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1619 Project



  • What the 1619 Project Really Means

    by Timothy Messer-Kruse

    Professor Timothy Messer-Kruse argues that critics from both ends of the political spectrum have misunderstood the project.


  • Re-Animating the 1619 Project: Teachable Moments Not Turf Wars

    by James Brewer Stewart

    Those of us who value the 1619 Project can reclaim our “teachable moment” by excavating beneath the heated rhetoric. There we will discover that the journalists and the historians embrace conflicting but equally valuable historical truths regarding slavery’s power to shape our nations past and present.



  • 1619 and All That

    by Alex Lichtenstein

    "What is odd about the letter is that it implies that the singular problem with the 1619 Project is that journalists are practicing history without a license."


  • 1,056 Feet: Why I Needed the 1619 Project Growing Up

    by Derek Litvak

    The 1619 Project is not interested in retelling America’s founding story. It seeks to forge a new one. The people who contributed to this effort know full well those like myself, who grew up in the drainage ditches of America, in the long shadow of a bright star, need to hear this history. Demands to “stick to the facts” often sideline or silence our story.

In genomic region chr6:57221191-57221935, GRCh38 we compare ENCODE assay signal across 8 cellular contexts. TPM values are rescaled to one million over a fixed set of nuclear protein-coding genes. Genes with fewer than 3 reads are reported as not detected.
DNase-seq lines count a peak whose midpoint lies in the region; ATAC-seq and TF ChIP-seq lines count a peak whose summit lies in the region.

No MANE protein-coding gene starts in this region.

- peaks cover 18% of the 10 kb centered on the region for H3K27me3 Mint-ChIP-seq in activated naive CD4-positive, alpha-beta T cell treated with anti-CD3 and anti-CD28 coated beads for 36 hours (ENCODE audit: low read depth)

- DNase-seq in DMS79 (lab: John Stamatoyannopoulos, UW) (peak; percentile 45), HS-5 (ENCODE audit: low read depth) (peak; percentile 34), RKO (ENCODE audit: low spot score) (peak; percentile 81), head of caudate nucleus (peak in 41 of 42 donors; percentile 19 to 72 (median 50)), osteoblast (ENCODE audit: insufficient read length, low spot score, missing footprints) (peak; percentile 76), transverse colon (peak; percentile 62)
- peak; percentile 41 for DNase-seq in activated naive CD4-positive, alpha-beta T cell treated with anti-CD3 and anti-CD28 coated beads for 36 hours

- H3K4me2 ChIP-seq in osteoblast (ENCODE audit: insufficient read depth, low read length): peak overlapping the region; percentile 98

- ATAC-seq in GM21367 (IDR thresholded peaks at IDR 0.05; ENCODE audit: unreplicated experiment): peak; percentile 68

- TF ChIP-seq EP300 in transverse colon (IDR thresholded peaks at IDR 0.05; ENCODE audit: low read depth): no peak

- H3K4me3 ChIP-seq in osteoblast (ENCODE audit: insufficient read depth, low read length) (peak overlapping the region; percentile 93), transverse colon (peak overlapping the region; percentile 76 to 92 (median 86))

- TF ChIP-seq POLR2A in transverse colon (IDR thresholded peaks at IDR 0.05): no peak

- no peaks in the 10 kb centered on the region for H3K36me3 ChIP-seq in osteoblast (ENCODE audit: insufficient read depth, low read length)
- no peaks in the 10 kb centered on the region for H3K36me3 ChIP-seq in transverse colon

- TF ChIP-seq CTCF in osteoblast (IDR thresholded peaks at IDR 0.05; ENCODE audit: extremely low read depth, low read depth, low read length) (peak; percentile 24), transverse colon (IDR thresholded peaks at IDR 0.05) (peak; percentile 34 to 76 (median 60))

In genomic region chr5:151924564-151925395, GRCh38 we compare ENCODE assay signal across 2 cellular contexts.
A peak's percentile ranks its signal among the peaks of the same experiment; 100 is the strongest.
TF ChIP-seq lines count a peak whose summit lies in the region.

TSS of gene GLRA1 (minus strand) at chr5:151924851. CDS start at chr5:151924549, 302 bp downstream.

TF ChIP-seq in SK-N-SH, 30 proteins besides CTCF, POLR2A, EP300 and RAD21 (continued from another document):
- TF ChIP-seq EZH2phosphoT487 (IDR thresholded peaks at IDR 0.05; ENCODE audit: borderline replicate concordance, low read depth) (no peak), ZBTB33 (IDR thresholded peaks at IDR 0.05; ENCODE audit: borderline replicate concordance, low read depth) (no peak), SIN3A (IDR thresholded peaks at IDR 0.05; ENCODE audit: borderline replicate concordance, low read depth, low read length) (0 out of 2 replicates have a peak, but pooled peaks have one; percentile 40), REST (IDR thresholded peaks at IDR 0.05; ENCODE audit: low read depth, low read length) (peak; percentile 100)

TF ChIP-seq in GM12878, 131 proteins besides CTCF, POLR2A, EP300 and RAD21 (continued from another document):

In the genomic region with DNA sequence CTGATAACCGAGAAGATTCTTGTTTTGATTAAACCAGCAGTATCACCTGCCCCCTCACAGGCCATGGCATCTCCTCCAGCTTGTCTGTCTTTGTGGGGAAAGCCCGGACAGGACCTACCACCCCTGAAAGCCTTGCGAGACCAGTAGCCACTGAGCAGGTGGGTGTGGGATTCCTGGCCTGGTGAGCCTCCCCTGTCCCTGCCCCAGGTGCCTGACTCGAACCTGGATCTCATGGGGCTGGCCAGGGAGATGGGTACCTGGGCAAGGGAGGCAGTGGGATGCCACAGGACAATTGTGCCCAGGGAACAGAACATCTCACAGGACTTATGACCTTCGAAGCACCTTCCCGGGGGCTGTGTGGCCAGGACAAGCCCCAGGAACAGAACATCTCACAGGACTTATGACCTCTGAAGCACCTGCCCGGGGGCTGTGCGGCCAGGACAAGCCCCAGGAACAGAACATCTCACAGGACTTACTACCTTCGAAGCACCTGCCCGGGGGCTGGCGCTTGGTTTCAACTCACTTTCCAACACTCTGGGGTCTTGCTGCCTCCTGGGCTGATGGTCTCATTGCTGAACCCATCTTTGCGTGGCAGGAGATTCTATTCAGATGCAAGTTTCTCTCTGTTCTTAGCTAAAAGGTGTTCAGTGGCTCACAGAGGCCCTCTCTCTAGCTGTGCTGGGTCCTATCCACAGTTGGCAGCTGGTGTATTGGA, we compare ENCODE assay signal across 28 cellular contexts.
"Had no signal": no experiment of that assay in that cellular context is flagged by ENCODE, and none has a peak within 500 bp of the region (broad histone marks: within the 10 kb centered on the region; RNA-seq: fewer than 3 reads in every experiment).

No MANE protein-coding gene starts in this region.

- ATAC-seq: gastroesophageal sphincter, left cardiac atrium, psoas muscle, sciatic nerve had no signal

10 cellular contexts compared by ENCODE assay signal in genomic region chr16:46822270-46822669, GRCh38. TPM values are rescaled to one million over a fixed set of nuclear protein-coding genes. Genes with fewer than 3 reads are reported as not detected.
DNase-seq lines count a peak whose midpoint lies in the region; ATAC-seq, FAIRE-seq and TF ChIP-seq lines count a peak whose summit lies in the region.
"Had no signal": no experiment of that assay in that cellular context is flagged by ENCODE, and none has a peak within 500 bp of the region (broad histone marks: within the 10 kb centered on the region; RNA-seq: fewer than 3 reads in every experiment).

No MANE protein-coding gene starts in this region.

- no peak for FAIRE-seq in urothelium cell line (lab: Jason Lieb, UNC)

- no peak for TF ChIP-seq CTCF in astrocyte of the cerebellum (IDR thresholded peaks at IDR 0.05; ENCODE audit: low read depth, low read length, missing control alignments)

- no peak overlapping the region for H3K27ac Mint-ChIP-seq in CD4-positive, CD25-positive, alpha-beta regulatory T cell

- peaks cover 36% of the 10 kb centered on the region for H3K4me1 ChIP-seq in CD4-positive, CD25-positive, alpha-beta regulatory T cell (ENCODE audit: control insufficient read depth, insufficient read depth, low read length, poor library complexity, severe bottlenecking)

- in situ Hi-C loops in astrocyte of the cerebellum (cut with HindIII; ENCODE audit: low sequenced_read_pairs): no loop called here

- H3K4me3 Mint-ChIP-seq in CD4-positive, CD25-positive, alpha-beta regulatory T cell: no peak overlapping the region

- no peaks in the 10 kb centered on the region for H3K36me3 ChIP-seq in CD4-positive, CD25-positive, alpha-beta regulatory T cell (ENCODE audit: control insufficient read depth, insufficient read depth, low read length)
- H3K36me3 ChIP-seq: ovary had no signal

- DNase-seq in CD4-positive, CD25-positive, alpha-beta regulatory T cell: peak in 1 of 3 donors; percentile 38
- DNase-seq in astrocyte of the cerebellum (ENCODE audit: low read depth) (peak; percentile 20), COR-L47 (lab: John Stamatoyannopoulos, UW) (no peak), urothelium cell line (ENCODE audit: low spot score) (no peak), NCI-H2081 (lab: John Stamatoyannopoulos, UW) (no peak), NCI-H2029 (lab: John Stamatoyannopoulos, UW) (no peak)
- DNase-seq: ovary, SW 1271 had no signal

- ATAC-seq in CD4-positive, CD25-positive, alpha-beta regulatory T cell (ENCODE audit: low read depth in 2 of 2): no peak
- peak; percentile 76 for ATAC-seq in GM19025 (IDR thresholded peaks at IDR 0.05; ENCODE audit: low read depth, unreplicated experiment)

• A Matter of Facts

    by Sean Wilentz

    The New York Times’ 1619 Project launched with the best of intentions, but has been undermined by some of its claims.



  • The 1619 Project and Bringing History to the People

    by Anne C. Bailey

    From my time as an undergraduate till my present position as a Professor of History at SUNY Binghamton, I have been frustrated that history seemed to belong to the few – the few who had made it their life’s work in the halls of academia, some of whom, as I was to learn, spoke more to each other than to the general public. 



  • 1619?

    by Sasha Turner

    What to the historian is 1619?



  • The Fight Over the 1619 Project Is Not About the Facts

    by Adam Serwer

    A dispute between a small group of scholars and the authors of The New York Times Magazine’s issue on slavery represents a fundamental disagreement over the trajectory of American society.